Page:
You’re doing it now! Perhaps because you saw a link in Twitter or on the WordPress Dashboard, Facebook or maybe you’re a subscriber to this blog. But you’re doing it. You’re reading.
If you keep reading this post, I’m going to give a list of good reasons to come back and read other posts, articles, books, magazines and all. Not all of them will be on this website. Some you will be able to find out here, others will be recommended from someone else.
Is it fair to say, if you’ve read this far that you agree reading is a good thing to do? Whether for learning, leisure or lets see, what’s another “L” word … I don’t know, locating, something? I can still remember what Charles “Tremendous” Jones said when speaking in my College Chapel service in 1990, “You will be the same person in five years as you are today, except for two things: the people you met and the books you read.” Reading books will influence the way you think and the way you live. Not all books are good books, but they will all influence you somehow.
Tim Challies recently posted a list of 4 reasons why Christian men need to be readers. Here are a few excerpts.
Read to Know
There are many people who are intimidated by reading theological works. However, we are well-served with entry-level and mid-range books. It doesn’t matter who you are, there is a book written at your level. One of the problems with allowing ourselves to be intimidated away from difficult books, books that are just a bit beyond us, is that we can begin to believe we’ve got God pretty much figured out.
If you do not read, you deny yourself a great way to learn who God is and how he acts in this world. There is no study more satisfying and more enlarging than this.
Read to Grow
There are three kinds of growth I want to point you toward: Growth in areas of weakness, in areas of strength, and in areas of responsibility.
If you don’t know where you are weak, read a book on humility. Whatever your weakness, there is almost definitely a book that answers it specifically and well.
… push yourself to grow beyond the basic principles and move to advanced works.
Wherever your responsibilities are, find books that will allow you to fulfill them with greater skill and greater understanding of biblical principles.
Tip: Biographies can be very helpful in each of these areas. A biography of a great leader will allow you to be a better leader; a biography of a great leader who was a terrible father will teach you how to avoid succeeding in one area but failing in another.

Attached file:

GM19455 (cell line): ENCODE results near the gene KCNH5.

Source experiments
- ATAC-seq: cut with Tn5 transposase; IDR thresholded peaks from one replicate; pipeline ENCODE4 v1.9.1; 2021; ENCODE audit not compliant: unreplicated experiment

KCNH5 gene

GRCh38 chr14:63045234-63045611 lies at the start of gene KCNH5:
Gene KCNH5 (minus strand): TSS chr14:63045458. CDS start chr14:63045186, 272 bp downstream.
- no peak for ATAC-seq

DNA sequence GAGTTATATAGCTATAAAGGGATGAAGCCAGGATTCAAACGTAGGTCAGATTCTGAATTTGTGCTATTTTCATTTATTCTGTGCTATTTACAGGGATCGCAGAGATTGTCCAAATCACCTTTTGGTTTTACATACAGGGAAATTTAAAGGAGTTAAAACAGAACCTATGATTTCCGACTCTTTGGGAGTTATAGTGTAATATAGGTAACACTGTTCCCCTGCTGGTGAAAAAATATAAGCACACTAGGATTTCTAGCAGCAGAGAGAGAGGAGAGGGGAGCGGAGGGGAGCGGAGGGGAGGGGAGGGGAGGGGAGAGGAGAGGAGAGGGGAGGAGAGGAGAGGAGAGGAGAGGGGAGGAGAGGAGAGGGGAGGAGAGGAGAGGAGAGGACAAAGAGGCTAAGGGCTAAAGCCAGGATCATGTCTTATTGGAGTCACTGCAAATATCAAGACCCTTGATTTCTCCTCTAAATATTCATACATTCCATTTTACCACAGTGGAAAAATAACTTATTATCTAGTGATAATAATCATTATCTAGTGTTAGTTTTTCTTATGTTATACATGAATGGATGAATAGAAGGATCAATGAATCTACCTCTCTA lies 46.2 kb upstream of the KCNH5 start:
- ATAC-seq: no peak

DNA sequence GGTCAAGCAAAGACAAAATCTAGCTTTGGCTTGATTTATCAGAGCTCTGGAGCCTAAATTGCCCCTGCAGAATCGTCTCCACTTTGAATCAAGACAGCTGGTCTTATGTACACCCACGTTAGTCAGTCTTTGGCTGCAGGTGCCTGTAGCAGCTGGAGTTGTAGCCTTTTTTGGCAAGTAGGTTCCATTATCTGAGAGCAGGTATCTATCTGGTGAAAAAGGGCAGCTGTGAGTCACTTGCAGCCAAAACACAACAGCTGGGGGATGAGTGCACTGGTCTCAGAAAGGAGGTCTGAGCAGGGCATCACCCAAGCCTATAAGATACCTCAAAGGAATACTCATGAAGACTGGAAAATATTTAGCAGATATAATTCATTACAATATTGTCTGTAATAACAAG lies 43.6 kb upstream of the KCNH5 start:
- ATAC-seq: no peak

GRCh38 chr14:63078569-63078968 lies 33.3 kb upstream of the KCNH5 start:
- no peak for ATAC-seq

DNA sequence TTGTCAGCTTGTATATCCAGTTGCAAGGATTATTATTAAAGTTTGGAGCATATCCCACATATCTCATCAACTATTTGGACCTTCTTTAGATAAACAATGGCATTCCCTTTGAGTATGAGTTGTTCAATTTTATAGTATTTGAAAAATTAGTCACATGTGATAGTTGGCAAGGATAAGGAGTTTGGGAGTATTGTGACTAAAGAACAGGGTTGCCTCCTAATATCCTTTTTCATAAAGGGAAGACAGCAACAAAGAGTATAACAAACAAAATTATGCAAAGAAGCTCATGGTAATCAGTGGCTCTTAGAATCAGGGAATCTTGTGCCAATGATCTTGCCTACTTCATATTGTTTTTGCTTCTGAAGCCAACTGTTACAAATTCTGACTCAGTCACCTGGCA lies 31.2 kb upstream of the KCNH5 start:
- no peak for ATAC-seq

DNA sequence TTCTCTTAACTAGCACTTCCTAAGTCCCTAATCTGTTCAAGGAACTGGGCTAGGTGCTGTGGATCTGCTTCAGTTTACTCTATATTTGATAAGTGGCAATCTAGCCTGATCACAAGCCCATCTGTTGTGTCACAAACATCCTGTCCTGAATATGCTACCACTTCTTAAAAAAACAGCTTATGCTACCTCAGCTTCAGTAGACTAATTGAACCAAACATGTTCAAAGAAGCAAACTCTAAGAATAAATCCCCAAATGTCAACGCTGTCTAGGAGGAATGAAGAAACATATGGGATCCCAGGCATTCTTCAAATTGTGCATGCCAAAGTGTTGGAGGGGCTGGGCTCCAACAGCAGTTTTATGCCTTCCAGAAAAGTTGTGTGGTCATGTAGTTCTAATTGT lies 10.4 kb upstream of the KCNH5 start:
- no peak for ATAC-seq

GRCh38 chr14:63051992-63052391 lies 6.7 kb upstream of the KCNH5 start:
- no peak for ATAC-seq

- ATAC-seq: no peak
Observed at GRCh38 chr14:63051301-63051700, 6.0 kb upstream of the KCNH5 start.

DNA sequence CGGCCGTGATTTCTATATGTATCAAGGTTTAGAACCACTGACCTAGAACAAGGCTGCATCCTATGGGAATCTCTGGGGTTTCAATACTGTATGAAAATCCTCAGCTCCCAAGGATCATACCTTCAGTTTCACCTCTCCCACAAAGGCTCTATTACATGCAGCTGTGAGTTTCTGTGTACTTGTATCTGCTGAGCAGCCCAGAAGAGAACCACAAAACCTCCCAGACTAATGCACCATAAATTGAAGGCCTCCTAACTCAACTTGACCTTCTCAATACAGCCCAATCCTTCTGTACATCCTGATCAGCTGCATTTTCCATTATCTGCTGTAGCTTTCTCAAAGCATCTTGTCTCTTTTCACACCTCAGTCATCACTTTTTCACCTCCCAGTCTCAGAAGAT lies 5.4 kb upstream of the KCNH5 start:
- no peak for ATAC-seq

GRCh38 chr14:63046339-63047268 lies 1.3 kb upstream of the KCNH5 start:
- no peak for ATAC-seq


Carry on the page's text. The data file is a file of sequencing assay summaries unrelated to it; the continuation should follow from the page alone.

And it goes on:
Read to Lead
The unavoidable fact is that your convictions determine where you lead and how you lead. You will not lead opposite to your convictions and you won’t lead better than your convictions. Therefore, you need to continually define, develop and refine those convictions. Mohler says “When you find a leader, you have found a reader. The reason for this is simple—there is no substitute for effective reading when it comes to developing and maintaining the intelligence necessary to lead.”
Read to Love
While we tend to consider reading as a personal pursuit, it can also be a means of loving others. Here are three ways to love others by being a reader.
Read to understand. I have already said that we should read in order to know the Lord better, to grow in personal development, and to be a better leader. This kind of reading does not benefit you alone, but also those around you. That is all important, but there is a second kind of understanding I want to direct you to—understanding other people.
Read to recommend. You can love others by recommending books that will help them in their circumstances. This may involve reading books that will apply more to others than to yourself. Reading widely allows you to help people in very directed ways.
Read toward discipling. Even better than reading books for people is reading books with people. When you read books with others, you can let the author be the “Paul” and you and the people you read with can be “Timothys.” I learned to do this from men who took the time to read good books with me.
Reading is a pleasure worth learning to love and pursue, even if it requires some effort at first. However, whether it is pleasure or pain, commit yourself to read to know, read to grow, read to lead and read to love.
Still with me? Where do you start? One place could be the full Challies article above. Do an Amazon search on some of the books he mentioned. Pick one, buy it or borrow it and read it! Alternatively, you might like to read a bit more about reading itself. Check out a book called, “Lit!: A Christian Guide to Reading Books” by Tony Reinke. It will help you think about how to read in a way that will meet the goals Challies listed as well as enable you to be more discerning in what you read to maximise your pleasure and benefit in so doing.
Whether you love it, hate it or hate loving it or love to hate it, you’ll be the same person in five years that you are today…